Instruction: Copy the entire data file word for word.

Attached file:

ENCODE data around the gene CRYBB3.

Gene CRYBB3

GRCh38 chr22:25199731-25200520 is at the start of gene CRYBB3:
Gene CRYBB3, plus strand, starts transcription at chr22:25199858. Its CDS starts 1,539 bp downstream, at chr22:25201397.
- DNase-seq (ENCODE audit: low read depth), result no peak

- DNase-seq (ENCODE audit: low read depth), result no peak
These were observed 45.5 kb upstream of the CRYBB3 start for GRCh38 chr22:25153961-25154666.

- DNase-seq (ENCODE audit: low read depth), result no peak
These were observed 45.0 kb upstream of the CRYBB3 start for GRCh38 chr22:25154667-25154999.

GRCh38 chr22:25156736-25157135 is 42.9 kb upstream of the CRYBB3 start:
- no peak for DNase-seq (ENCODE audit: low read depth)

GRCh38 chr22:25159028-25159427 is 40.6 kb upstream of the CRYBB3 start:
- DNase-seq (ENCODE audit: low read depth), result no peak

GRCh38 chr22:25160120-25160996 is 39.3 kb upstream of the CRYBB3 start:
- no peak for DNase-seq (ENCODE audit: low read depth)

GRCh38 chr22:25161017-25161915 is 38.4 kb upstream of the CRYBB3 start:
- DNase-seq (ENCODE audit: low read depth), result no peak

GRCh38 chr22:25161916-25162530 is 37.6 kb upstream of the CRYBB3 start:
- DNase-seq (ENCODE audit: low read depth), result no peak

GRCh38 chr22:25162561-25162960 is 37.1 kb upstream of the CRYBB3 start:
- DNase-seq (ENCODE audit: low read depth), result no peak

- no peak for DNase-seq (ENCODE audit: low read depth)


ENCODE data around the gene CRYBB3.

Gene CRYBB3

GRCh38 chr22:25199731-25200520 is at the start of gene CRYBB3:
Gene CRYBB3, plus strand, starts transcription at chr22:25199858. Its CDS starts 1,539 bp downstream, at chr22:25201397.
- DNase-seq (ENCODE audit: low read depth), result no peak

- DNase-seq (ENCODE audit: low read depth), result no peak
These were observed 45.5 kb upstream of the CRYBB3 start for GRCh38 chr22:25153961-25154666.

- DNase-seq (ENCODE audit: low read depth), result no peak
These were observed 45.0 kb upstream of the CRYBB3 start for GRCh38 chr22:25154667-25154999.

GRCh38 chr22:25156736-25157135 is 42.9 kb upstream of the CRYBB3 start:
- no peak for DNase-seq (ENCODE audit: low read depth)

GRCh38 chr22:25159028-25159427 is 40.6 kb upstream of the CRYBB3 start:
- DNase-seq (ENCODE audit: low read depth), result no peak

GRCh38 chr22:25160120-25160996 is 39.3 kb upstream of the CRYBB3 start:
- no peak for DNase-seq (ENCODE audit: low read depth)

GRCh38 chr22:25161017-25161915 is 38.4 kb upstream of the CRYBB3 start:
- DNase-seq (ENCODE audit: low read depth), result no peak

GRCh38 chr22:25161916-25162530 is 37.6 kb upstream of the CRYBB3 start:
- DNase-seq (ENCODE audit: low read depth), result no peak

GRCh38 chr22:25162561-25162960 is 37.1 kb upstream of the CRYBB3 start:
- DNase-seq (ENCODE audit: low read depth), result no peak

- no peak for DNase-seq (ENCODE audit: low read depth)